Egypt sees critical sixth week of coronavirus – minister

Egypt did not reach the peak in coronavirus infection curve and did not need to use its full medical capacity as the critical sixth week of the outbreak ended, Health Minister Hala Zayed said on Daturday.

Friday was the last day of Egypt’s sixth week in the coronavirus outbreak which, according to the World Health Organisation (WHO), was the most critical for many countries, Zayed told MBC Masr satellite Channel over the phone.

Until Friday, 536 cases and 30 deaths were recorded in Egypt since the first case was confirmed on 14 February, according to Ahram Online.

“More than 70 percent of the cases detected lately were contacts of previous cases. Other cases tested positive after arriving from abroad and being in home isolation,” Zayed said.

“With 30 deaths, the fatality rate is 5.5 percent… 11 patients had died before reaching isolation hospitals.”

Zayed asserted that half of the infected cases who died outside isolation hospitals were either in private hospitals and were not properly diagnosed, or were brought in too late and died before the test results appeared.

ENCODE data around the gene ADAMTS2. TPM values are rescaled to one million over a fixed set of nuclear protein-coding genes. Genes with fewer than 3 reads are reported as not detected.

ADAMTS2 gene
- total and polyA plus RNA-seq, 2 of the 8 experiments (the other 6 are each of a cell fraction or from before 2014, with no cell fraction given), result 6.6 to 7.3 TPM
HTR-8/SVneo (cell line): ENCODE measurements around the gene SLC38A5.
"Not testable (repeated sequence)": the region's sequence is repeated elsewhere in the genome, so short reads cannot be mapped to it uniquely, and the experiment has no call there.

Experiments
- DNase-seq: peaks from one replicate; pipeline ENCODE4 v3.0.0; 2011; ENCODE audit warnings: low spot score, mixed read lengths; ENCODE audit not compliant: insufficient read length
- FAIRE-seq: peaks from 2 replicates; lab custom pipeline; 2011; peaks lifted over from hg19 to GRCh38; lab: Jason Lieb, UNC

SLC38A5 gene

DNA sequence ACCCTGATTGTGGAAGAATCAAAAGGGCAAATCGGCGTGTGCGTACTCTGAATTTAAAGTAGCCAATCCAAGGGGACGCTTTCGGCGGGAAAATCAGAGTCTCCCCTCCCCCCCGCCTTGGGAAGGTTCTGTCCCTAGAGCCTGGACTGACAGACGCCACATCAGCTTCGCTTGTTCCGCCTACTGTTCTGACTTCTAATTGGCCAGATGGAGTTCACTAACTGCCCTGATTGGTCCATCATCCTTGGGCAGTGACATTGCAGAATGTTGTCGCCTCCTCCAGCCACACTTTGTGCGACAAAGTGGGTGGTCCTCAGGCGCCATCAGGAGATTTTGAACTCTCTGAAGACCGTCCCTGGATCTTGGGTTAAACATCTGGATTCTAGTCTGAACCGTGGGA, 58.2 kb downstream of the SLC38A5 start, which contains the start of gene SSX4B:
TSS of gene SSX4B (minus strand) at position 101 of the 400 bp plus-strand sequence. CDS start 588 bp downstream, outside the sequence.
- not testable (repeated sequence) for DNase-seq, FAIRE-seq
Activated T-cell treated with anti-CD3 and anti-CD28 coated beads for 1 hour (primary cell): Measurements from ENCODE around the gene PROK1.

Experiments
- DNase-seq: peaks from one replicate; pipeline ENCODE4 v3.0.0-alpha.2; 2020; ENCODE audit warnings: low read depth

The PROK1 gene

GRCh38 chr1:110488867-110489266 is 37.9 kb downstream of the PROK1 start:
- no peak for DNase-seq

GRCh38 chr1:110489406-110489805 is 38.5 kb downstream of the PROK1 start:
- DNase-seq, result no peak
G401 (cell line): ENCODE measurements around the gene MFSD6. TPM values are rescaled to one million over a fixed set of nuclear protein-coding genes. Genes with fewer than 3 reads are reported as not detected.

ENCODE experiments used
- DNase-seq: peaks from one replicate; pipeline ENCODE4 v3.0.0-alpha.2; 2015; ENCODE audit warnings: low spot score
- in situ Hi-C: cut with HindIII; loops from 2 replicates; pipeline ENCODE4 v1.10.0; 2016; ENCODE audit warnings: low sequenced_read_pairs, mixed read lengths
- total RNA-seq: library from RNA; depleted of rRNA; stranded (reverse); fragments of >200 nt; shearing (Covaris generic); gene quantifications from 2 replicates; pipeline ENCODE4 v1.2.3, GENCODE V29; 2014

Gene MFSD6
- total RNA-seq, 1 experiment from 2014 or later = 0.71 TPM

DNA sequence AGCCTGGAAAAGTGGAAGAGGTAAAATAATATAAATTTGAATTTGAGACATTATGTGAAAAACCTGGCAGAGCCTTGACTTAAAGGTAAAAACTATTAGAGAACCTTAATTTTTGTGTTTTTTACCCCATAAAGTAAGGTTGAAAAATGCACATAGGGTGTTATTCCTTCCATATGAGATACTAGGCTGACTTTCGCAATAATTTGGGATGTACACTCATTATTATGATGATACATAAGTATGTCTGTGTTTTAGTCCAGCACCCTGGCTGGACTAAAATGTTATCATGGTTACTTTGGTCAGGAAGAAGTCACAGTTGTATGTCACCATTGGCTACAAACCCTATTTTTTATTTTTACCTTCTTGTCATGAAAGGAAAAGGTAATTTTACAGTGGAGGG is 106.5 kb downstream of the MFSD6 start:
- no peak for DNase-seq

The Egyptian minister added the World Health Organization (WHO) said in case a country doesn’t follow preventive measures, the peak may be reached by the sixth or seventh week.

“This is the last day of the sixth week since the virus was detected in Egypt, the seventh starts on Saturday. The outbreak in China, Japan, and Singapore took place in tandem, but it was only the former that witnessed a peak.”

According to the health minister, Egypt’s curve and trends are similar to those of Japan and Singapore.
On the country’s preparations to confront the virus, the minister said that fever hospitals and central labs are the “access points” for coronavirus cases.

“To facilitate the procedures we have increased test laboratories from one central lab in Cairo to 23, and will encompass all the 27 health directorates by mid-week.

“The whole world is suffering an acute shortage in protective equipment (masks, gloves, and gears), ventilators and beds. In Egypt, we have our purchase methods by which we make available the protective equipment.”

Zayed said that Egypt has a sufficient number of IC beds and ventilators and is being supplied with more.

“For phase two of the pandemic, which we are in, we have planned to work in 27 hospitals in 27 governorates. However, so far we only needed six hospitals with an occupancy rate that doesn’t exceed 50 to 60 percent.

“Only five to 10 percent of the cases need ventilators. Countries face a crisis in ventilators if they encounter a sudden outbreak.”

On the availability of PCR tests, Zayed stressed that tests should only be performed on contacts of positive cases and people who have returned from countries that have an outbreak, according to “epidemiology rules.”

She added that Egypt’s 536 cases were detected after 20,000 people were tested.